## anonymous 4 years ago Show that if x is positive, then ln(1+1/x)>(1/1+x)

1. anonymous

i think this will work. start with $\ln(1+\frac{1}{x})-\frac{1}{x+1}$ take the derivative and get $-\frac{1}{x(x+1)^2}$ which is negative so long as x is positive, making your function decreasing for all x > 0

2. anonymous

then note that $\lim_{x\rightarrow \infty} \ln(1+\frac{1}{x})-\frac{1}{x+1}=0$ so you have a strictly decreasing function that goes to zero, meaning it must be positive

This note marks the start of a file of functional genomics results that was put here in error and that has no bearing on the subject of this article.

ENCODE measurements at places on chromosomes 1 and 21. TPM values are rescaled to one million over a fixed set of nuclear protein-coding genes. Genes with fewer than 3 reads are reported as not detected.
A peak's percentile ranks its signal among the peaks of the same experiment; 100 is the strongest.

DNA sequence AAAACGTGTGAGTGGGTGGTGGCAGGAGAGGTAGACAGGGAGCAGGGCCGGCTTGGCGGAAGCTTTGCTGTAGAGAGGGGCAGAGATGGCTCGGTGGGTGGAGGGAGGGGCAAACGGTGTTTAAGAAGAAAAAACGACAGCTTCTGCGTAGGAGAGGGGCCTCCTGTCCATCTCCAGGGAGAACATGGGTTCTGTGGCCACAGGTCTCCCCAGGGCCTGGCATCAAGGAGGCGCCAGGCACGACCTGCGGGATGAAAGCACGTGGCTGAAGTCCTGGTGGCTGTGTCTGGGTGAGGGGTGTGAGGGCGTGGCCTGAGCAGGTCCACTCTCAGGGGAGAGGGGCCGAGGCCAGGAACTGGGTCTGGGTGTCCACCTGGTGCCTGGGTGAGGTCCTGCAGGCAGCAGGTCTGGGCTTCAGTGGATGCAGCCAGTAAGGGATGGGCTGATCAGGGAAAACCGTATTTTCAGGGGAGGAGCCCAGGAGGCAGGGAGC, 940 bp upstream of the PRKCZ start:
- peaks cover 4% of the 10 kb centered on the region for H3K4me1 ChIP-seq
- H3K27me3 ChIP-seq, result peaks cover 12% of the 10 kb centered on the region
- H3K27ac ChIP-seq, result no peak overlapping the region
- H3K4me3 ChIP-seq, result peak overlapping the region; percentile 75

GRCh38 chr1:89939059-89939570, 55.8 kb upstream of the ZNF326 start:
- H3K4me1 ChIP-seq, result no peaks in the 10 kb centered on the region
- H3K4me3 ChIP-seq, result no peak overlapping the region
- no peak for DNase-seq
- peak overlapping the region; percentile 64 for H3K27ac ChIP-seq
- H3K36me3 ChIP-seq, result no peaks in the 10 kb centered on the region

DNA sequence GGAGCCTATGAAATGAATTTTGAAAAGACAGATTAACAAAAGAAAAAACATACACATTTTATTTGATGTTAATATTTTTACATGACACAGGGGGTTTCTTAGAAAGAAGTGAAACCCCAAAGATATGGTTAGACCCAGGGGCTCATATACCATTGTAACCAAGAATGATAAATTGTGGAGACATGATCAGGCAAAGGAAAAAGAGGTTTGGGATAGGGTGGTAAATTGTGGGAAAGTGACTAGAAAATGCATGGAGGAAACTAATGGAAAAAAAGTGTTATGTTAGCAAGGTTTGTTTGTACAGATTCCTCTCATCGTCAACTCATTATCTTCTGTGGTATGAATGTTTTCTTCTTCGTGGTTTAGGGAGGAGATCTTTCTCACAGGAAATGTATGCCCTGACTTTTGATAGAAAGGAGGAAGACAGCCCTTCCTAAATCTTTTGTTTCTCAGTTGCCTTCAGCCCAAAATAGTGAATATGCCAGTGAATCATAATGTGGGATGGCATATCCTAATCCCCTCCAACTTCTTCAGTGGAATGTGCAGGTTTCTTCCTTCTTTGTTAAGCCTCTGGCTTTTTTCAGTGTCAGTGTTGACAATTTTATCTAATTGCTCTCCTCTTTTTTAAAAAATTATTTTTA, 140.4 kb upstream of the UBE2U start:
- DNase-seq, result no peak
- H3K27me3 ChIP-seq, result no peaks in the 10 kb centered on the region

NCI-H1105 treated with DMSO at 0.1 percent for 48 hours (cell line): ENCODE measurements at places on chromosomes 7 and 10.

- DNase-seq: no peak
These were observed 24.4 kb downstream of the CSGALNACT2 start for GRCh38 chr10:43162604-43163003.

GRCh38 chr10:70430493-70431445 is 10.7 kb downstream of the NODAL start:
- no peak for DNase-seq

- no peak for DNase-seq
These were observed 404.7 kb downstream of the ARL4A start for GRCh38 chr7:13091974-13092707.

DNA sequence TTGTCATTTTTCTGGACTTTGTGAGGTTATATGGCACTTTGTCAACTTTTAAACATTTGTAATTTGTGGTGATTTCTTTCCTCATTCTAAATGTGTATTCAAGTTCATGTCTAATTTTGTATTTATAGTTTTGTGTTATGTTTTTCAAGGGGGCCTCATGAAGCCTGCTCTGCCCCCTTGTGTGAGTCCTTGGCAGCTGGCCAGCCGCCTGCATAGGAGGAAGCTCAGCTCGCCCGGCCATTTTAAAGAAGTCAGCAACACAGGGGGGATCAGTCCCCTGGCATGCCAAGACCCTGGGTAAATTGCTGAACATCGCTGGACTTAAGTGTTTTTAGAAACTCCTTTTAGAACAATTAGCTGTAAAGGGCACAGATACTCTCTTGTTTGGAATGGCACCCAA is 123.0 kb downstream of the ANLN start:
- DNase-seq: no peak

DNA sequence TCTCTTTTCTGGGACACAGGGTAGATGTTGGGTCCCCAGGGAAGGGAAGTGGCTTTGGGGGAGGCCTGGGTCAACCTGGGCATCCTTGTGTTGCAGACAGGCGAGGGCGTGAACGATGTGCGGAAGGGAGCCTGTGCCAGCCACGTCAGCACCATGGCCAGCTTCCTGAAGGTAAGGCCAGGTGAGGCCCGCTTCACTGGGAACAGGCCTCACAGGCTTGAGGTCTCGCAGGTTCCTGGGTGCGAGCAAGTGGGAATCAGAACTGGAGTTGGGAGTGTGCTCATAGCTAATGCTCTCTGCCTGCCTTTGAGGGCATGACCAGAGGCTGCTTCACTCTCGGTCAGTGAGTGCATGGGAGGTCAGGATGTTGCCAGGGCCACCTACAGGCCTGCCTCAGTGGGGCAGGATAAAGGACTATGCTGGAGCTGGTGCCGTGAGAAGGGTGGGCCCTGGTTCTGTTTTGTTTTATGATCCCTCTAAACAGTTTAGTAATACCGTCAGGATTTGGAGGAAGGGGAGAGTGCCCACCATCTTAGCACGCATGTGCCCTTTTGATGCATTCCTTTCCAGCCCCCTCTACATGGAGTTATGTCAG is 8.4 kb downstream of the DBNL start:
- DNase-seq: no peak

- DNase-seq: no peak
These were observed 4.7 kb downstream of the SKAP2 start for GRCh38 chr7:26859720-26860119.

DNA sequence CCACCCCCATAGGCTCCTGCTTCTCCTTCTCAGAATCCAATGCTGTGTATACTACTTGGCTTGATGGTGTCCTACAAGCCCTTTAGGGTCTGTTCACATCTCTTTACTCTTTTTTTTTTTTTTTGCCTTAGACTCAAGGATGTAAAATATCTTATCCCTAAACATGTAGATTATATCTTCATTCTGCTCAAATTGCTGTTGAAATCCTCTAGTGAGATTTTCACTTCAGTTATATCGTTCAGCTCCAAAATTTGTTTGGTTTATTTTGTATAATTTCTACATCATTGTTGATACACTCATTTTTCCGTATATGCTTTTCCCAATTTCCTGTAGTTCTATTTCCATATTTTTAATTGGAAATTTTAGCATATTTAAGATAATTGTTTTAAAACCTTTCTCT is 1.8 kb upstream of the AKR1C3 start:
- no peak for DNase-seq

3. anonymous

seems okay to me

4. Zarkon

you could also use the MVT on the function $f(x)=\ln(x+1)$ with a=x-1, b=x $\ln\left(1+\frac{1}{x}\right)=\ln\left(\frac{x+1}{x}\right)=\ln(x+1)-\ln(x)$ $=\ln(x+1)-\ln((x-1)+1)=\frac{\ln(x+1)-\ln((x-1)+1)}{x-(x-1)}=f'(c)=\frac{1}{1+c}$ where $$x-1<c<x$$ then $\frac{1}{1+c}>\frac{1}{x+1}$ thus $\ln\left(1+\frac{1}{x}\right)> \frac{1}{x+1}$

5. anonymous

Thanks guy! My partner had the second one, but I wasn't sure that's why I asked! Thanks a lot :)